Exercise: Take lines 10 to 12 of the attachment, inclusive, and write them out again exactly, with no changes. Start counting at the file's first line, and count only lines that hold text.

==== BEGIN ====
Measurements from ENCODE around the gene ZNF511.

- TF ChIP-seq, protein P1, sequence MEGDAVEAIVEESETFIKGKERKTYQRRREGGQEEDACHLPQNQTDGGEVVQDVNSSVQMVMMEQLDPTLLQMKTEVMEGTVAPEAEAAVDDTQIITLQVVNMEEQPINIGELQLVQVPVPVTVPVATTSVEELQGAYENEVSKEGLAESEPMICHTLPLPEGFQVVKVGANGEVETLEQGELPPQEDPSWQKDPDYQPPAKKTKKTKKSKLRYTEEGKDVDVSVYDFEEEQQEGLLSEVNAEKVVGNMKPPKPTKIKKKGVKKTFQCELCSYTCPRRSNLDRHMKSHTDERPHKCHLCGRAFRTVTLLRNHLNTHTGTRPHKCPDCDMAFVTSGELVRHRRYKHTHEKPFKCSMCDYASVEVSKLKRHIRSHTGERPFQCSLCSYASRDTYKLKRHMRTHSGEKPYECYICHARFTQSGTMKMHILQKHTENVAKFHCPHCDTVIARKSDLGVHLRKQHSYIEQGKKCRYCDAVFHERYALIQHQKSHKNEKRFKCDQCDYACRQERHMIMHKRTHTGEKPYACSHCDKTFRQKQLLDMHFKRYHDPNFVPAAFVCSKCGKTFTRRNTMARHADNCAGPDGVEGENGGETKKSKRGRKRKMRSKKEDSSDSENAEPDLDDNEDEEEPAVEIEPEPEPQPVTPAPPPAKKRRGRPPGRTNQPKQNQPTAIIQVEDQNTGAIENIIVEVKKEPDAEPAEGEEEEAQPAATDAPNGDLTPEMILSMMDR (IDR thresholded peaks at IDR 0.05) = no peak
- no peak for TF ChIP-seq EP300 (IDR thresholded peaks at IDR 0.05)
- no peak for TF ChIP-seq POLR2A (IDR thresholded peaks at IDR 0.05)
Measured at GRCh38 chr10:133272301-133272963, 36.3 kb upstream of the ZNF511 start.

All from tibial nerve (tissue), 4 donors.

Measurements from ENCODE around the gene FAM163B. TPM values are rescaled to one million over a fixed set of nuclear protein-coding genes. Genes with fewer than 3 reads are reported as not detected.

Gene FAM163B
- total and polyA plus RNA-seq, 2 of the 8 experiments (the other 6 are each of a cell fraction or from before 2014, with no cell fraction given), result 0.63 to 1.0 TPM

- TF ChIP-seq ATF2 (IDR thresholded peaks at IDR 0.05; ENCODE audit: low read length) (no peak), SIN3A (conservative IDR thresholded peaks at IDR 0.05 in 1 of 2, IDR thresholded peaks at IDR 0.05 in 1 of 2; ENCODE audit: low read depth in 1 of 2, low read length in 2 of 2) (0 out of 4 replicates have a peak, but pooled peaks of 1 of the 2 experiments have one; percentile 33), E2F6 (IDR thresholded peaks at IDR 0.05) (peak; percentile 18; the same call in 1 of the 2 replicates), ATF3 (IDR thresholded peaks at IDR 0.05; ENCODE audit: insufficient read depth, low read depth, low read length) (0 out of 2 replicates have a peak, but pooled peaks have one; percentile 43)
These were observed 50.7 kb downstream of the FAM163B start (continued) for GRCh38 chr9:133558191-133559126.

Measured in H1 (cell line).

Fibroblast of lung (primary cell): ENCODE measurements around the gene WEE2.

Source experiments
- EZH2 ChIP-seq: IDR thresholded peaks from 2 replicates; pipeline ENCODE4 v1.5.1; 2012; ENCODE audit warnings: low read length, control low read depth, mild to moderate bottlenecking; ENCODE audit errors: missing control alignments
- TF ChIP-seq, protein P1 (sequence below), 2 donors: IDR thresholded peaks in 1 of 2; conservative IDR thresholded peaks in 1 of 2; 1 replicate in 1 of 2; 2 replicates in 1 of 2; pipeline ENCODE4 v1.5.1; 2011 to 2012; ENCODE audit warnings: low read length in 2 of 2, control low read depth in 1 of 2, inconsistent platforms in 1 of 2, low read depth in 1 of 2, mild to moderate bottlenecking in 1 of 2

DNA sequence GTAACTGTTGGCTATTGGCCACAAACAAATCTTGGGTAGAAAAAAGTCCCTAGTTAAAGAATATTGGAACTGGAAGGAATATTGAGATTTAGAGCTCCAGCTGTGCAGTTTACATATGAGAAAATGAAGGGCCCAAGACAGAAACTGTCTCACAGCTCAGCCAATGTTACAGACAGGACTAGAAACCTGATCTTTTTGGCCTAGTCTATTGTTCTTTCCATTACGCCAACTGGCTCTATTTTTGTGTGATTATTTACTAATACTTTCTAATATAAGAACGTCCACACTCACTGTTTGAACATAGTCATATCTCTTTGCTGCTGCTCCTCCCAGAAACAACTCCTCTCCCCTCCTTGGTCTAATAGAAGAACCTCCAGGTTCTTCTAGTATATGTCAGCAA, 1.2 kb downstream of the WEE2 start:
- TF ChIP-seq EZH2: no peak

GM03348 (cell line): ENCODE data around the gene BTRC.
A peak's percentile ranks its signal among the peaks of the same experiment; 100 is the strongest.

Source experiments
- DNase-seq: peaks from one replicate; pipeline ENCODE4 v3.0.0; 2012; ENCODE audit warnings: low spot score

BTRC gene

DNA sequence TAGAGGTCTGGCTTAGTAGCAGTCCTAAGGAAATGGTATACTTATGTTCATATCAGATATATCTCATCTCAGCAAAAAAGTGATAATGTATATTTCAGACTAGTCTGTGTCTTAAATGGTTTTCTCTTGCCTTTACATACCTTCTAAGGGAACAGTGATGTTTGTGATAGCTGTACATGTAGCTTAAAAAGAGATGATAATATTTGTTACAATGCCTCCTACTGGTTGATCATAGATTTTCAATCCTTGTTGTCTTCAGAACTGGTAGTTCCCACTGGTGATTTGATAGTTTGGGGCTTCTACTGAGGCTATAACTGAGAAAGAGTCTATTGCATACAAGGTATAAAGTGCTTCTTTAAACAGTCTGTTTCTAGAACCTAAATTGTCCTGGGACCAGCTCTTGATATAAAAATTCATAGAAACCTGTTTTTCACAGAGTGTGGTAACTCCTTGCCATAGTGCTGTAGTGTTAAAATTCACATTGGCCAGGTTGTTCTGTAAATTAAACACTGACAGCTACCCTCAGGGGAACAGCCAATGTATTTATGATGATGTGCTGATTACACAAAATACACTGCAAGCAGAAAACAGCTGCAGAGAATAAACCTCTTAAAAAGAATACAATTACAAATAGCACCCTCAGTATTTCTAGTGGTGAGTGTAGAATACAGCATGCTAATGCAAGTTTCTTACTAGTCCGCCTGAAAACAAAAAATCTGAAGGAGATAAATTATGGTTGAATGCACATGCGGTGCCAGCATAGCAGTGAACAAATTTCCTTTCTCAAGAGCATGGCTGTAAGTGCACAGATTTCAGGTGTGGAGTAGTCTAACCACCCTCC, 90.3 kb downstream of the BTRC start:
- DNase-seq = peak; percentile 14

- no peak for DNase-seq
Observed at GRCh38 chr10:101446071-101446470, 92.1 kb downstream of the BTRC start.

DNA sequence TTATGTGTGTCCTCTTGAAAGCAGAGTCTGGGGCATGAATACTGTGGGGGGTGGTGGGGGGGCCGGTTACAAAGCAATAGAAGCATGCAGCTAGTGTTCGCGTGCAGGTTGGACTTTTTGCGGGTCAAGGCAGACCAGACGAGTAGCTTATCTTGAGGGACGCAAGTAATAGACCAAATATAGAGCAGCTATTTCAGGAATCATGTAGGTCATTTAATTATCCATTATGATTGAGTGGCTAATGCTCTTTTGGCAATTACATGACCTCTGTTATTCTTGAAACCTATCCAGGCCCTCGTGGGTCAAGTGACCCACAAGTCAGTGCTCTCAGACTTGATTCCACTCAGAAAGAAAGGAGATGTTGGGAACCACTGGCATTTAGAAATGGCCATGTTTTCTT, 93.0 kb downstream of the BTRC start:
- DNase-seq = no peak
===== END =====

- TF ChIP-seq ATF2 (IDR thresholded peaks at IDR 0.05; ENCODE audit: low read length) (no peak), SIN3A (conservative IDR thresholded peaks at IDR 0.05 in 1 of 2, IDR thresholded peaks at IDR 0.05 in 1 of 2; ENCODE audit: low read depth in 1 of 2, low read length in 2 of 2) (0 out of 4 replicates have a peak, but pooled peaks of 1 of the 2 experiments have one; percentile 33), E2F6 (IDR thresholded peaks at IDR 0.05) (peak; percentile 18; the same call in 1 of the 2 replicates), ATF3 (IDR thresholded peaks at IDR 0.05; ENCODE audit: insufficient read depth, low read depth, low read length) (0 out of 2 replicates have a peak, but pooled peaks have one; percentile 43)
These were observed 50.7 kb downstream of the FAM163B start (continued) for GRCh38 chr9:133558191-133559126.

Measured in H1 (cell line).